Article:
Sounds Of Sea-Unicorns: Elusive Calls Of Mysterious Narwhals Caught On Tape

WASHINGTON — Characterized by large tusks protruding from their heads, narwhals are mysterious, rarely seen, and heard even less often. Now, however, thanks to help from a group of Inuit hunters, a team of geophysicists have captured and recorded narwhal calls, clicks, whistles, and buzzes as they gathered in a Greenland fjord (a narrow passage of water surrounded by steep cliffs on both sides).

Narwhals’ shy nature is well documented, and actual recordings of their behaviors have been few and far between. These groundbreaking recordings will help modern science better understand their behaviors and patterns.

A group of narwhals is called a blessing. Males (with tusks) and females are found in the Arctic seas. (Photo credit: Zack Graham, Arizona State University)

Besides just being very skittish, narwhals typically live deep within the freezing Arctic ocean, providing yet another reason why these animals are rarely seen. But, every summer they usually vacation to the fjords of Greenland and Canada. Even then, though, scientists still have difficulties getting close enough to them to make meaningful observations. These fjords, surrounded by glacier fronts, are hard to enter and not exactly safe, plus narwhals almost always swim away when they hear a boat approaching.

Local Inuit hunters are better versed at approaching narwhals without scaring them away, so in July 2019 a team of researchers accompanied some hunters on a whale hunting expedition in Northern Greenland in hopes of studying narwhals.

Sure enough, via underwater microphones attached to their boats, narwhal social calls and foraging sounds were successfully recorded. The boats even got as close as 82 feet away from the narwhals, a notable accomplishment.

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Narwhals’ Buzzes, Clicks, & Whistles: What Do They All Mean?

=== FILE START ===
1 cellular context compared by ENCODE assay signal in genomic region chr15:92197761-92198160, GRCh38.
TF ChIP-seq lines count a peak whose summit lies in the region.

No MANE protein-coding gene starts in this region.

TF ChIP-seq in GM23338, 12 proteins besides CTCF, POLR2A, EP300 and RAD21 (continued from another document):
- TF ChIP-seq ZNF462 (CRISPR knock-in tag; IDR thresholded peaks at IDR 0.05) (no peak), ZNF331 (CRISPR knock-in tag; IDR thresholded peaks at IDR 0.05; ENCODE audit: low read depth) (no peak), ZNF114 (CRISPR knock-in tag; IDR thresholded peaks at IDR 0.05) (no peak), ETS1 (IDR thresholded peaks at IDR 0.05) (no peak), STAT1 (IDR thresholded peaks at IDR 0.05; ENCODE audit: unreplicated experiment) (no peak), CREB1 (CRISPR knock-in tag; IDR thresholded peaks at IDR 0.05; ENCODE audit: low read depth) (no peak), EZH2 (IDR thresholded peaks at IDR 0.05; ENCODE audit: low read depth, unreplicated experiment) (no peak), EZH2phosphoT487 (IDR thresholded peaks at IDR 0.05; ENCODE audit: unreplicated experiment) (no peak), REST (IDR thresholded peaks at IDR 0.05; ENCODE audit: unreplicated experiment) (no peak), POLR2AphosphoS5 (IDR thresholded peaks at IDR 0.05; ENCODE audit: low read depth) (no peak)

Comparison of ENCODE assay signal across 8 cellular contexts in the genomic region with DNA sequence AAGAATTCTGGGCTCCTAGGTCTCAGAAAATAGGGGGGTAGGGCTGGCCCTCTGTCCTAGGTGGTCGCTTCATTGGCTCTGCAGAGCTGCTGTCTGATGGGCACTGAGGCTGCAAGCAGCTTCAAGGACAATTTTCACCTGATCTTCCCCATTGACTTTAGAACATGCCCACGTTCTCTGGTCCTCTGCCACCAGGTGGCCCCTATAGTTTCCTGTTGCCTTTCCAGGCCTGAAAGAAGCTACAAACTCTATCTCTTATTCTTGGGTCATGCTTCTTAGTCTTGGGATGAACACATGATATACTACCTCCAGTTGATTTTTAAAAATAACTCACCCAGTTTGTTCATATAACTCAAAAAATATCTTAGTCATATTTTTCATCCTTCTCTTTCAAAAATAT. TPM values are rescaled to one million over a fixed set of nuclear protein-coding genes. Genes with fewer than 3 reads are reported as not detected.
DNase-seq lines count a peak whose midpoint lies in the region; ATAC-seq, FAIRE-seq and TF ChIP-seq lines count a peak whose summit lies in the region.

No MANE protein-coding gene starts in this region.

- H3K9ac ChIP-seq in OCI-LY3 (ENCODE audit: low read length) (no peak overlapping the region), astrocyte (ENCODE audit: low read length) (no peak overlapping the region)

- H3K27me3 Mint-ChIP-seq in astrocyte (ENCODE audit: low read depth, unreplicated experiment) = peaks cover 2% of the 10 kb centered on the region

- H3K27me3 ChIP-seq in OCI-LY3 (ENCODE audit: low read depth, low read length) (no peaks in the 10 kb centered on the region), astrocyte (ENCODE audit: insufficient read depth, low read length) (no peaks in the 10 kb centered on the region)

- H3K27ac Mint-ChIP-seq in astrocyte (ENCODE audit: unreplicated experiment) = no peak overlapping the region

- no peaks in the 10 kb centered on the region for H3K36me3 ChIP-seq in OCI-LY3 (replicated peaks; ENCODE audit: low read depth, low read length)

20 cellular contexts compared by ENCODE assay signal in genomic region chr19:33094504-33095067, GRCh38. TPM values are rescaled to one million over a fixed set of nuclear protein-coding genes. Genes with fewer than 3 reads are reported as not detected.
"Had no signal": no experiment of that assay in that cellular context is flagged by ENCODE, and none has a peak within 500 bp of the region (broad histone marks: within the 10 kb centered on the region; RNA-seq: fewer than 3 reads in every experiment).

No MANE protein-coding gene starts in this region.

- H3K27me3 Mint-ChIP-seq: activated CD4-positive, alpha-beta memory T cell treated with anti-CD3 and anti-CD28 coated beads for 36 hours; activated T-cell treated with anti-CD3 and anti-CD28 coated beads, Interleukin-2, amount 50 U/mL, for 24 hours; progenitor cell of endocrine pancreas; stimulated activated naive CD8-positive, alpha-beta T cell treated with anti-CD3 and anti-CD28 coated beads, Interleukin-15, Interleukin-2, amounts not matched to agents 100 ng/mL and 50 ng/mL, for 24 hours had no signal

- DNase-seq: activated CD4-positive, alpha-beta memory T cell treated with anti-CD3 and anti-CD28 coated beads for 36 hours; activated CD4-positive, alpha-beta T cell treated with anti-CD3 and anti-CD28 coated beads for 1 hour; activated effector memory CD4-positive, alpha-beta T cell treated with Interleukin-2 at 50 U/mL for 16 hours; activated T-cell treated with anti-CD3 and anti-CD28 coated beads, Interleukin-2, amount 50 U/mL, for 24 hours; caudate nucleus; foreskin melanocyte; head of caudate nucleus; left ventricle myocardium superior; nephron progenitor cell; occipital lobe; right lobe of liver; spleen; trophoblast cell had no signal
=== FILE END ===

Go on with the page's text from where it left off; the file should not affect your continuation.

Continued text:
These recordings are already helping scientists establish a baseline of sounds within the narwhal community, and their observations revealed that narwhals travel closer to glaciers than previously believed and continue hunting for food in the summer.

“Their world is the soundscape of this glacial fjord,” says lead study author Evgeny Podolskiy, a geophysicist at Hokkaido University in Sapporo, Japan, in a statement. “There are many questions we can answer by listening to glacier fjords in general.”

Among the sounds captured were social calls and whistles, as well as clicks that narwhals use for echolocation (the inherent sonar also used by dolphins, bats, and some whales to move around and find food). The closer a narwhal gets to food, the faster they click, until eventually that fast clicking starts to sound like a buzz (similar to a chainsaw).


“If you approach and target these fast fish, you better know precisely where they are; you need to gather this information more frequently,” Podolskiy says.

Very few observation projects have seen narwhals hunting for food in the summer, so that fact that clicking noises were recorded this time around is very significant. The study’s authors were also surprised to see how close (about half a mile) the narwhals swam to nearby glaciers; these areas are super noisy and often dangerous.

“There is so much cracking due to ice fracturing and bubbles melting out… it’s like a fizzy drink underwater,” Podolskiy adds. “It seems we are dealing with animals living in one of the most noisy environments without having much trouble with that.”

The study is published in the Journal of Geophysical Research: Oceans.

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